our kittens are sold as pets only.
allow the new owners to choose the registered (pedigree) name of
their kitten, but please let us know your choice as soon as possible
so that we can register your kitten, and his/her brothers and
sisters, with the GCCF. The GCCF certificates of registration will
be given to the new owners on confirmation by a veterinary surgeon
that the kitten has been neutered.
Your cat's lifestyle and social needsBurmese and Australian Mists are highly sociable and enjoy the company of other cats, so it is kindest to keep
them with another cat. This is essential if you are going to be out of
the house for more than a couple of hours every day - because they are
intelligent and active, they can get very bored and demanding if left
alone. Adopting two kittens from the same litter is ideal, but
otherwise people often introduce a Burmese kitten to an older cat, or
adopt a kitten from a cat rescue as well.
advise you not to let your kitten out because of the dangers we have
discussed with you. Because Burmese and Australian Mists
are so trusting and friendly, the main risk of allowing them outside is
that they will be stolen, or taken off by some well-intentioned person
who thinks that they are lost (collars and name tags often come
off...). The dangers of traffic are present for all cats, but it is
possible the trusting and confident nature of Burmese makes them more
vulnerable as they just can't imagine anyone, or anything, doing them
any harm. Finally, outdoor cats are far more vulnerable to infection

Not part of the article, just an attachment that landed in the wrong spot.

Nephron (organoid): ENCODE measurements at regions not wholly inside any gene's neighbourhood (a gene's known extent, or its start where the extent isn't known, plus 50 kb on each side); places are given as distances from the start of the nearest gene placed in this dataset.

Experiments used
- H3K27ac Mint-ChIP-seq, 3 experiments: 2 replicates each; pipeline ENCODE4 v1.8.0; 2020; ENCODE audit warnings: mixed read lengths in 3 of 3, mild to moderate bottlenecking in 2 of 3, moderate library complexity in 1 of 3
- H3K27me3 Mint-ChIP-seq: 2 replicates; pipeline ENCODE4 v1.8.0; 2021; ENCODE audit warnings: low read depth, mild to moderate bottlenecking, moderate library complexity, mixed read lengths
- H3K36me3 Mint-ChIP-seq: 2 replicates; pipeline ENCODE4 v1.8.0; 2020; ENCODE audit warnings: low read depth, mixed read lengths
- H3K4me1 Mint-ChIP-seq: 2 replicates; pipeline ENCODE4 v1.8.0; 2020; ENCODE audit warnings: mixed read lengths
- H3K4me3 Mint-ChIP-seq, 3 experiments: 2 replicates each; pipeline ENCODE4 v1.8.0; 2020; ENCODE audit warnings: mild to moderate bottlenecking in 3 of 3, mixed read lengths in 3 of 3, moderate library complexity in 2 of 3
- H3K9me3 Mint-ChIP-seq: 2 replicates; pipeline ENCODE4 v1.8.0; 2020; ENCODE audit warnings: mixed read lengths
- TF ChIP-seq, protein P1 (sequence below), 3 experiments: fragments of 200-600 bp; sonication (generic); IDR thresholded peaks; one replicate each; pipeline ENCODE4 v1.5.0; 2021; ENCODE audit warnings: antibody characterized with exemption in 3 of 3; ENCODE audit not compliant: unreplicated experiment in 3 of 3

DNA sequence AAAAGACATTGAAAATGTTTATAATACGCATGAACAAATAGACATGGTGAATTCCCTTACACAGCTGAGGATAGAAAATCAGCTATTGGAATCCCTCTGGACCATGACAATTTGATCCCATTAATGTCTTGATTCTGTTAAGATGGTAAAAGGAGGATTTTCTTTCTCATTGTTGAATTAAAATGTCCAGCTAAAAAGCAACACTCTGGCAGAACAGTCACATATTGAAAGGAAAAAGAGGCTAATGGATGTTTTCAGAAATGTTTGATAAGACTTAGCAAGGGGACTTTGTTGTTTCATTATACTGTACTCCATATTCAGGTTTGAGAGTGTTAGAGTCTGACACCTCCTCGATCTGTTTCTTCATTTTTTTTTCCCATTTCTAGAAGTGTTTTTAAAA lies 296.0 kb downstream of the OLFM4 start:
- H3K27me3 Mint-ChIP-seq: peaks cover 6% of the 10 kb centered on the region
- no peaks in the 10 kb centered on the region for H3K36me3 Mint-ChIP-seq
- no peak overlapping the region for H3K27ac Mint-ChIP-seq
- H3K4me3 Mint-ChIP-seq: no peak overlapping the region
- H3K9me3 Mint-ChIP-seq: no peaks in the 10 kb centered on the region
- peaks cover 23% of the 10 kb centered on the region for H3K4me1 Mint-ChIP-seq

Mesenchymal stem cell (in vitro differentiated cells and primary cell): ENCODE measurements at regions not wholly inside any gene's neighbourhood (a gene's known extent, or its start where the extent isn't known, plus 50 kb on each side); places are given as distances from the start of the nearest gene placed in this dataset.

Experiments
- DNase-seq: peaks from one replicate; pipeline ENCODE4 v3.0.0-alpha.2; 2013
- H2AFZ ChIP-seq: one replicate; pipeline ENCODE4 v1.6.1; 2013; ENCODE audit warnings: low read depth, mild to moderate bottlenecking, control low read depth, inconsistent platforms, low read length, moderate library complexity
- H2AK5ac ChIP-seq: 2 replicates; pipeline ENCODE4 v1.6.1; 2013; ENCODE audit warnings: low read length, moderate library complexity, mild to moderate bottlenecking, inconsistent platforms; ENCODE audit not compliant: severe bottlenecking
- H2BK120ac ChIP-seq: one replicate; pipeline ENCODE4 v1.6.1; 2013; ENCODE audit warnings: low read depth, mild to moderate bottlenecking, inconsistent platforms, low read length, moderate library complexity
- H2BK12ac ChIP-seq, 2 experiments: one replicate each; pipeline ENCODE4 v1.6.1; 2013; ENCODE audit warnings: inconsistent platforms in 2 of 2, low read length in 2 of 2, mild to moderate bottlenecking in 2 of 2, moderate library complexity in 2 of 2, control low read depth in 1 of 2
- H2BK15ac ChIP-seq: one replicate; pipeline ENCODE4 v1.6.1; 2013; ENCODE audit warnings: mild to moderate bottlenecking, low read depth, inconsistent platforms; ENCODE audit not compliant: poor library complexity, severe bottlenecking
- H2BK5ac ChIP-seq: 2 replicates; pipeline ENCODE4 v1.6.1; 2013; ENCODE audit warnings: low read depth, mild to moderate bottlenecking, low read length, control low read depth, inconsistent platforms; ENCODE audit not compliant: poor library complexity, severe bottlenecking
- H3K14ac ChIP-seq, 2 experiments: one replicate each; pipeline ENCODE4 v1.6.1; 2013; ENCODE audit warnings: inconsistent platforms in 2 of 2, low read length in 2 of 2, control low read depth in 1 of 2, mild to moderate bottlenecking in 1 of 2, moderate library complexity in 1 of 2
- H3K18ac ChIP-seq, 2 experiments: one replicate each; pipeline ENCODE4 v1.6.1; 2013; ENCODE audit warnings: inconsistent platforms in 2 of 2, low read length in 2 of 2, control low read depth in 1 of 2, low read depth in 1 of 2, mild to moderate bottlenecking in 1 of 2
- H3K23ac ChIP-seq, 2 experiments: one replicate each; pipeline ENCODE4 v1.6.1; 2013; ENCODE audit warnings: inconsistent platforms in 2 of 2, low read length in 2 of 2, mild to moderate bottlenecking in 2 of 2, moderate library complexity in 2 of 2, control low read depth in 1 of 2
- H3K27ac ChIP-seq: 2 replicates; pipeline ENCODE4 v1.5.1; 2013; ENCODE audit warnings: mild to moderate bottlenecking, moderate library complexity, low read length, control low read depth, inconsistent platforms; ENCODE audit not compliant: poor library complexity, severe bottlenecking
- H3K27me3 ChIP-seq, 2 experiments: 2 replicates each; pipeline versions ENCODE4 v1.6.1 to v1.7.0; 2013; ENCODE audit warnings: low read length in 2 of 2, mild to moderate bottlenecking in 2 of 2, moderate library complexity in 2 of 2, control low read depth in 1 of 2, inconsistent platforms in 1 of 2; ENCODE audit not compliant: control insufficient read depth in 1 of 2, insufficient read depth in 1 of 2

with various diseases which are caught in fights with other cats, or
from hunting. For these reasons, we recommend that you keep your
Burmese or Australian Mist cats indoors for safety, but concentrate on providing them with
a stimulating environment, feline companionship, and lots of fun and interaction.
Your kitten has had the immunisations which are
recommended for a house cat. However, if you do let the kitten out, you should have a further immunisation given
for Feline Leukaemia.
your cat should ever need rehoming, for any reason, please contact
us immediately. We will always be available to help.
ensure that your kitten is registered with a veterinary surgeon.
For your pet's safety, we recommend that you choose a practice
which has its own out-of-hours emergency service, rather than one which
uses an agency. Agencies usually will not have access to your own
vet's records and this can be disastrous for your pet. For more
details, see Rights4Pets at Vets
three meals a day until about 6 months old, then move to two meals a
day. All dry and pouch/tinned food should be of the kitten variety,
until one year of age.
the food for about 15 minutes and put away any uneaten food at the
end of that time. Dry food can be kept for later, but moist food
should be thrown away. This is more interesting for the cat than
simply leaving food down all day.
is more interesting for your cat if you can offer a variety of meals
each day, eg:
dry kitten food - Hills Science Diet, Royal Canin, IAMS or James
Wellbeloved. Dry food helps to keep your cat's teeth and gums
healthy, but it is important to keep fresh water available at all
of quality moist kitten food - eg Nature's Menu, Hills Hi-Life or
cooked meat - chicken, fish, lamb etc.. These can be easily obtained
from supermarkets in free-flow frozen packs and microwaved as
needed. Add a pinch of bonemeal if possible as some meats are low
kitten has been wormed several times before leaving us, but will need
to be wormed regularly in future. If it is kept indoors and fed
hygienically-prepared food then every four or six months should be
and Christopher King
End Cottage, Ashford Hill, Thatcham, Berks RG19 8BD